So we’ve got a proliferating group of non-native and native plants, in gardens, in landscaping, in the wild (as weeds or natives), and we’ve also got a massively proliferating group of non-native insects, bacteria, fungi, viruses, and other things that like to eat them and kill them. The survivors of this melee are going to be what grows in the state in 2100 CE. It’s hard to make bets, because sometimes pests jump hosts in unexpected ways. While you may think this determines what the wildlands look like after our industrialized landscape has shattered and collapsed, unfortunately this also plays into what crops people can grow here. To pick one example, polyphagous shot hole borer goes after avocados as well as willows. The hard part about this is simply how unpredictable disease and pest spillovers are.
As a native plant advocate, I’m a natural partisan in what some wags call “the eucalyptus wars.” Eucalyptus trees have been in California for over a century, grown as a get-rich-quick tree and now revered (by some crackpots) for their beauty (as I said, I’m a partisan). Eucs are a big part of the coastal California landscape, whether you love them or hate them.
As climate change bites down, we’re going to see the same profiteering spirit take hold. For example, people with trees to sell market them as the Next Big Thing in carbon sequestration, or water-saving shade, or whatever. The forestry industry is busy reinventing itself as a carbon sequestration sector, where they plant trees and don’t cut them down, getting money from the carbon credits the trees represent, and they’ve persuaded State Parks to try these kinds of plantings in parklands. It would be great, if they didn’t insist on planting trees adapted to the 20th Century climates that are likely to die if things get a few degrees hotter. Similarly, Cal Recycle has this brilliant plan to divert all greenwaste (yard clippings, cut down trees containing polyphagous shot hole borers, and so forth) into composting facilities, and then to spread the compost around to sequester carbon in the soil. Again, this is a great idea, until you realize that California has a complex quarantine system on compost to keep from spreading pests and nuking the agricultural sector, and (at least from what I’ve seen) apparently Cal Recycle didn’t realize this quarantine system even existed when they created their program and got it put into law. But it’s going to make a big profit for the composters, so that’s good, right?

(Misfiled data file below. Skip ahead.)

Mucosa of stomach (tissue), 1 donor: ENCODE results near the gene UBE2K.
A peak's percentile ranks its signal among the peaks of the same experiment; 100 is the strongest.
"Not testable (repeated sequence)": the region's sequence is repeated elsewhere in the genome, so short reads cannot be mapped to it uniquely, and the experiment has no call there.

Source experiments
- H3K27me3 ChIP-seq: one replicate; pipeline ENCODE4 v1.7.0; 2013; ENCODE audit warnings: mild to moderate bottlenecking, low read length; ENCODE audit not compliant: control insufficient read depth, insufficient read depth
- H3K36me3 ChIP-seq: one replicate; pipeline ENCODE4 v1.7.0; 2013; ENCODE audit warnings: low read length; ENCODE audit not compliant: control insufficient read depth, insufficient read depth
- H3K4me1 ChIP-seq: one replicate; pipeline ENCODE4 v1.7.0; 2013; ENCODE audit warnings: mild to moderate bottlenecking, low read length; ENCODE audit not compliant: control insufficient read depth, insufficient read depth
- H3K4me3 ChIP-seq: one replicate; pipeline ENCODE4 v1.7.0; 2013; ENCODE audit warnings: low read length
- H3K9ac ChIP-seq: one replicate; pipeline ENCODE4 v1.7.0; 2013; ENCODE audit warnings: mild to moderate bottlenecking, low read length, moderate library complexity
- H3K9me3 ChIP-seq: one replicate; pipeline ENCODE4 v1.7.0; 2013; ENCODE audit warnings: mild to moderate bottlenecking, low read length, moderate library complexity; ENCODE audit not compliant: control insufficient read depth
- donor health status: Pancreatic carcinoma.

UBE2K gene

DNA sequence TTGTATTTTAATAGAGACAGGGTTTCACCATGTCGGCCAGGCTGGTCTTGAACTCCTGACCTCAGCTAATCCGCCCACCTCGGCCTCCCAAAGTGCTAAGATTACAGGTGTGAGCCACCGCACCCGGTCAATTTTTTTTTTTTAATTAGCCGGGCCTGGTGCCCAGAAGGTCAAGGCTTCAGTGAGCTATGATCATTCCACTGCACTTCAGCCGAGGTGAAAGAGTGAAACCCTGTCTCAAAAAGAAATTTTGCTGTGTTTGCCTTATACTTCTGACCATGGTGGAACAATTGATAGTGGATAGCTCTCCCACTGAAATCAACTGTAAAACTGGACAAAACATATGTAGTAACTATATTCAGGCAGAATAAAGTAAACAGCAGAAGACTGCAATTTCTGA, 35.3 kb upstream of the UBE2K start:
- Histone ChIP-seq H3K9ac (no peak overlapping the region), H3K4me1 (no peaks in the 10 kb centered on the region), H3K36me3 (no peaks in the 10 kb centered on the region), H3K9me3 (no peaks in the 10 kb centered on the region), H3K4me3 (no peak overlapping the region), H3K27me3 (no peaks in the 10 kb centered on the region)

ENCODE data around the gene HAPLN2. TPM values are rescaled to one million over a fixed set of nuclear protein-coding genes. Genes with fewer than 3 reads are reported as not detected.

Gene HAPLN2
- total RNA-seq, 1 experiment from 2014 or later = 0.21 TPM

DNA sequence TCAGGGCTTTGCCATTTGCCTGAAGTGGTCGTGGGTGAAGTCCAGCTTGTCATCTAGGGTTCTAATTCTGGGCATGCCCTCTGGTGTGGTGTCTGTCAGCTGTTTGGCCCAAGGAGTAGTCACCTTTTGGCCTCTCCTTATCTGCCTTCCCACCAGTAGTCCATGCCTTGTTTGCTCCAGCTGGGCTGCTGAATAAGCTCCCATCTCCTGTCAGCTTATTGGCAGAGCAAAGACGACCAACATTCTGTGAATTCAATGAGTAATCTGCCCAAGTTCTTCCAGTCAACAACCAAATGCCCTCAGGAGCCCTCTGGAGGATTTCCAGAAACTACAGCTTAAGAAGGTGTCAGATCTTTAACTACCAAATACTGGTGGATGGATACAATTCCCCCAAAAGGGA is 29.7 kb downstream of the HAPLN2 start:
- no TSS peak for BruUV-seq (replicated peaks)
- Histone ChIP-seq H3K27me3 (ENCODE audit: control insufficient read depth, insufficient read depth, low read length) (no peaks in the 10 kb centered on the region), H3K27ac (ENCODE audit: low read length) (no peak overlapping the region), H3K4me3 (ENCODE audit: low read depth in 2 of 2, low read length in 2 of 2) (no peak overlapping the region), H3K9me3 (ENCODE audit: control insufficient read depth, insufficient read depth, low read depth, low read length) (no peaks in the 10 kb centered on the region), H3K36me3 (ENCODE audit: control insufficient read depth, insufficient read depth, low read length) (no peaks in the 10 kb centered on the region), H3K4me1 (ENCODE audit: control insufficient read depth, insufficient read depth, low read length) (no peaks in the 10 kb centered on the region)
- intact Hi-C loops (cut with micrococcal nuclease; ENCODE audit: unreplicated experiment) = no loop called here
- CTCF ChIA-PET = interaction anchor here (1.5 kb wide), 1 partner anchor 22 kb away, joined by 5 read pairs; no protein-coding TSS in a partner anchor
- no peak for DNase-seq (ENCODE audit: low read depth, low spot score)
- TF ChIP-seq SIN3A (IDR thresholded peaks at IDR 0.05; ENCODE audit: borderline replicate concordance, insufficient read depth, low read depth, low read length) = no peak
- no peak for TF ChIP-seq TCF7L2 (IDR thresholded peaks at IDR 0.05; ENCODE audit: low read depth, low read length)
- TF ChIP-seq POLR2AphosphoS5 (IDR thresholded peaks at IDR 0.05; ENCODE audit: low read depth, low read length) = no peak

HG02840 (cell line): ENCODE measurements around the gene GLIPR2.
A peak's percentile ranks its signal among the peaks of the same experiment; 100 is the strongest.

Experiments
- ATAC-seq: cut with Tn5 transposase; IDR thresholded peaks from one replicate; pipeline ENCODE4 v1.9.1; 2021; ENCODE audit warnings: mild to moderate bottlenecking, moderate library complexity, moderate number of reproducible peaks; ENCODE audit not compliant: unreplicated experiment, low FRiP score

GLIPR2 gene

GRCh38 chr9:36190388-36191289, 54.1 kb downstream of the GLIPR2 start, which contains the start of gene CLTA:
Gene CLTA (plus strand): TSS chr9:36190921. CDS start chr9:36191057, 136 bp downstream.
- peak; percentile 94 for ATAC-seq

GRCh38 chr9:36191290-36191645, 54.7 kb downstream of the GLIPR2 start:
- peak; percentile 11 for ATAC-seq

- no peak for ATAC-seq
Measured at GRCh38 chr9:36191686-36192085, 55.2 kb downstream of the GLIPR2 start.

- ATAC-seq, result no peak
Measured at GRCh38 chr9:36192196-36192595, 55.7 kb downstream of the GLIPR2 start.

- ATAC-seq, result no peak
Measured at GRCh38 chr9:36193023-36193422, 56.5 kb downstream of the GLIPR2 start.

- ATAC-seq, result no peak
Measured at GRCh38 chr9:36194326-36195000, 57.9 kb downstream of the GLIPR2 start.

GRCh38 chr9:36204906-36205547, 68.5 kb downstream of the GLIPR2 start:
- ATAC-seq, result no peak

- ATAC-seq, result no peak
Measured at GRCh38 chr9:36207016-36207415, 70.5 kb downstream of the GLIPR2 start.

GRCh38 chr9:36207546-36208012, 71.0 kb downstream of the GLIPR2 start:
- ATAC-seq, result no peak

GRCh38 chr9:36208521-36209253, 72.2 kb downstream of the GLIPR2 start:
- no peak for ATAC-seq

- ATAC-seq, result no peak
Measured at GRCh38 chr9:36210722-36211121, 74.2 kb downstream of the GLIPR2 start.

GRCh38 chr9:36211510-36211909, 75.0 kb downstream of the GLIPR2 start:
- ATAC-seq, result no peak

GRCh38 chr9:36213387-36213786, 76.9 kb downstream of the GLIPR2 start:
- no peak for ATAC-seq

I can go on, but the key point is that industries are trying to make money off climate change. Some, like the forestry industry, are going to have huge and probably chaotic effects on future California landscapes. Predicting exactly what they’re going to try is a little difficult, except that it’s probably going to be crude, and a lot of it is, like many eucalyptus trees, going to go up in smoke.
One subset of the profiteering group is going to call for using genetic techniques like CRISPR and others to create crops and carbon sequestering trees that are heat tolerant, resistant to the pests du jure, and possibly salt tolerant as well. While I’m not saying these are inherently bad ideas, in California, the use of any “frankenspecies” is going to be highly controversial, and its acceptance will be politicized. Unless there’s a really bad crisis, like climate change, causing people to flail around for any solution that looks workable, in which case they will adopt it and silence the critics. We’ve already had some examples, like reed canary grass, of plants bred to be tough turning into serious weeds.
The Resulting Mish Mash
Right now, politics wants civilization and wildlands separate, each in their place, with different species, different laws, different traditions, and different constituencies protecting them. This will all shatter as we head towards the High Altithermal. Hopefully, you can see how chaotic migrations, new pests, and new species, introduced by accident or intentionally, are going to interact chaotically going forward, just as they have for the last 400 years or so.
This isn’t a counsel of despair. If anything, it’s a call to action, and hopefully you can understand why I remain involved in California environmental politics. Our actions do have long-term consequences, and I personally want to see as many native species survive as possible, wherever it is they’ll end up surviving.
I should note, in closing, that these problems are pretty much global. If this gets to you, you might want to get involved too.
Did I miss any other big biopolitical factors? In the next post I’m going to talk about High Altithermal landscapes and such.